• Title II, Subtitle B, Section 230: Requires the DOD to assess the science, technology, engineering, and math (STEM) workforce for organizations within it and identify the types and quantities of STEM jobs needed to support future mission work to ensure the military does not experience a knowledge or readiness gap.
  • Title II, Subtitle B, Section 230B: Improves coordination between the federal government, industry, and academia to ensure global superiority of the U.S. in quantum information science necessary for meeting national security requirements.
  • Title II, Subtitle C, Section 243: Directs the DOD and Air Force to establish a Quantum Information Science Innovation Center and authorizes $10 million for that purpose.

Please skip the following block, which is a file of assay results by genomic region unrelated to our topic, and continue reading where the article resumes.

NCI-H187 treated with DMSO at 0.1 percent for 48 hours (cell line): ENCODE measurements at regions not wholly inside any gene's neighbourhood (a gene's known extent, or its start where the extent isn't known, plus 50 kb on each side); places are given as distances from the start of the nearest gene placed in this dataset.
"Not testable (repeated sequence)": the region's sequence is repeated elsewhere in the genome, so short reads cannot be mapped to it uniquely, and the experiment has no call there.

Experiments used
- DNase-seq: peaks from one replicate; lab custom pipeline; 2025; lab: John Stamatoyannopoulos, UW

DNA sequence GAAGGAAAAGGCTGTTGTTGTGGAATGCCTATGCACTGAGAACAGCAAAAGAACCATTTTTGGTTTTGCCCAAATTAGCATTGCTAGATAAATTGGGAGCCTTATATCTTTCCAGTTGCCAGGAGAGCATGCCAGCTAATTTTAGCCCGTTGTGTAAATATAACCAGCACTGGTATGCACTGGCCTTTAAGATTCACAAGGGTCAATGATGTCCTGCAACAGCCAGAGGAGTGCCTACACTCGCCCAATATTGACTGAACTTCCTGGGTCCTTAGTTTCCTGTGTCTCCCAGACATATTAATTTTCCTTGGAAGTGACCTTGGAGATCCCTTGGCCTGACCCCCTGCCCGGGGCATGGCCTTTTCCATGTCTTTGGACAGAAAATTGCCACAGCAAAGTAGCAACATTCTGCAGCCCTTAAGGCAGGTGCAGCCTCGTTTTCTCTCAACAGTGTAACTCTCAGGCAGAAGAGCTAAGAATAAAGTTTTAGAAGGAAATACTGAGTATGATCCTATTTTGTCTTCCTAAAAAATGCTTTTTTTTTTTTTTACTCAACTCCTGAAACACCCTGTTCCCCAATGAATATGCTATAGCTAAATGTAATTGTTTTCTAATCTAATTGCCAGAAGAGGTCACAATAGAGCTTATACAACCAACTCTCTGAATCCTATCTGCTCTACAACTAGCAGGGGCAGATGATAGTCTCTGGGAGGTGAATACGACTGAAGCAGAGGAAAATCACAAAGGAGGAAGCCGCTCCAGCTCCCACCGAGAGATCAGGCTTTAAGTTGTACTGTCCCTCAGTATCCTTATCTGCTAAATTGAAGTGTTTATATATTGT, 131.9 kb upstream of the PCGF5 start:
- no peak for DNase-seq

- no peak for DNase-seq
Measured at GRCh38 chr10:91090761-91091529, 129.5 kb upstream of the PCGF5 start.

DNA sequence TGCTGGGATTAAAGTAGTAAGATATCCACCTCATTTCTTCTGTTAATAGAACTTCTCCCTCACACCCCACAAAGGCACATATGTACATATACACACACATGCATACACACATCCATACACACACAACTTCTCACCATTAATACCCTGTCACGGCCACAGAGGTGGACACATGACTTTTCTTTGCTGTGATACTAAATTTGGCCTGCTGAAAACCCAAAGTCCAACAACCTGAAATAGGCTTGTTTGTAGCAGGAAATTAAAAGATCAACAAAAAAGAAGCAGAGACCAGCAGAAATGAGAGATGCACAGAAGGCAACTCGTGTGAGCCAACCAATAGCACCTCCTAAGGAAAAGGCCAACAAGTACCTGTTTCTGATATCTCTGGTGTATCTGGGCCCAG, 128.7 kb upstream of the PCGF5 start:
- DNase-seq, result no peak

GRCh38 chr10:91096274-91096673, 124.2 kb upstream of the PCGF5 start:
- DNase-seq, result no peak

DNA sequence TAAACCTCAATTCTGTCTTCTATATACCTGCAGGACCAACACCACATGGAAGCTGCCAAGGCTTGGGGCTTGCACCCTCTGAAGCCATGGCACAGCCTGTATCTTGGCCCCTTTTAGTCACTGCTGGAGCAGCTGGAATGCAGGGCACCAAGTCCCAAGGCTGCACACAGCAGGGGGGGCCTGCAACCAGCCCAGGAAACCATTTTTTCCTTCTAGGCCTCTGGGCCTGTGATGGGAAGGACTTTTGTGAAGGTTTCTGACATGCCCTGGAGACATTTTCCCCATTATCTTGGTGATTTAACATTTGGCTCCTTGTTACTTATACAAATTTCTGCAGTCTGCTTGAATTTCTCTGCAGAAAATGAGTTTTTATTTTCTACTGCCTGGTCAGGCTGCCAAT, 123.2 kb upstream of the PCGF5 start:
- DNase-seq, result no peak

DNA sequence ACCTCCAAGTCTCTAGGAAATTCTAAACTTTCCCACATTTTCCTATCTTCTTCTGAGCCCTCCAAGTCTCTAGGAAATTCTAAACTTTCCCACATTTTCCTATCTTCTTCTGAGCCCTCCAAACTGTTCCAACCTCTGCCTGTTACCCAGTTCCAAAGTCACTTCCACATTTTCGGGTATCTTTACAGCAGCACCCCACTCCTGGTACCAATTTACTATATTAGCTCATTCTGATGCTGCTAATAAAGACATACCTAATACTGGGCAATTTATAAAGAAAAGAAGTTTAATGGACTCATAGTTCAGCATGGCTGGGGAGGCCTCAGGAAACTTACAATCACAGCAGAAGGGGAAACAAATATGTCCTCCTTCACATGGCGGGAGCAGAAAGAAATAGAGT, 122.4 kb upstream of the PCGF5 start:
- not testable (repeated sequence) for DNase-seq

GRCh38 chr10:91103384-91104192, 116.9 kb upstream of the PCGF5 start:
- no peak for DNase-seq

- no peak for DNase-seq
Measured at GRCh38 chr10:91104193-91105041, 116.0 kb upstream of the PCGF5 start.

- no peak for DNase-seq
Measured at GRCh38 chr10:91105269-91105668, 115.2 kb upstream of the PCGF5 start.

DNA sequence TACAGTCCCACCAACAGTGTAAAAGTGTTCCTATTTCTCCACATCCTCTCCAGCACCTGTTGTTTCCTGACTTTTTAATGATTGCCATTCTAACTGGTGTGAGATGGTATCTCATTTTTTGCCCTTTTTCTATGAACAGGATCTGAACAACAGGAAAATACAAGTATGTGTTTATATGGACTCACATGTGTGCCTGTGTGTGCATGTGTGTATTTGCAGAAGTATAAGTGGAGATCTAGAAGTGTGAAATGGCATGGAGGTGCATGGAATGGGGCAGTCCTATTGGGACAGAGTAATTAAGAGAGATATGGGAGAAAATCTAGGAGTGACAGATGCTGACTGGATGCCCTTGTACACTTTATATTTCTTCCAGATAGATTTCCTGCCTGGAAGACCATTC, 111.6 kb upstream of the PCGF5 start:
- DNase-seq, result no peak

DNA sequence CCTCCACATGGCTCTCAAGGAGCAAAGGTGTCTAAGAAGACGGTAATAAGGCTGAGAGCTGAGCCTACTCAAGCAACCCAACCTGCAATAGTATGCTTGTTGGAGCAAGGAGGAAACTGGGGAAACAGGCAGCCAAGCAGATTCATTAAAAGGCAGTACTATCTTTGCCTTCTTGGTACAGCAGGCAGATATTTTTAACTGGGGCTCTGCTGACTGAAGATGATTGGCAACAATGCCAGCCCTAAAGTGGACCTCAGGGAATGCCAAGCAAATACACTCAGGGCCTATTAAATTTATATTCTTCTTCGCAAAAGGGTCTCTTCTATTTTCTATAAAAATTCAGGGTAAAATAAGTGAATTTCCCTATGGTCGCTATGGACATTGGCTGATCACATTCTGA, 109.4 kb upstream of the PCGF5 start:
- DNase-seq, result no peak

As lawmakers work to reconcile differences between each chamber’s NDAA, we encourage you to continue working with TechNet and our member companies to ensure the tech industry can remain a valuable partner in providing cutting-edge technologies to our service men and women.  We also urge you to ensure that this NDAA includes strong intellectual property protections and furthers DOD’s ability to leverage all existing commercial technologies and best practices in order to effectively meet mission needs and put taxpayer dollars to the most effective use.

Thank you for considering our perspective as you take up this important legislation.  We welcome the opportunity to serve as a resource as work on the NDAA continues this year.

Sincerely,

Linda Moore
TechNet President and CEO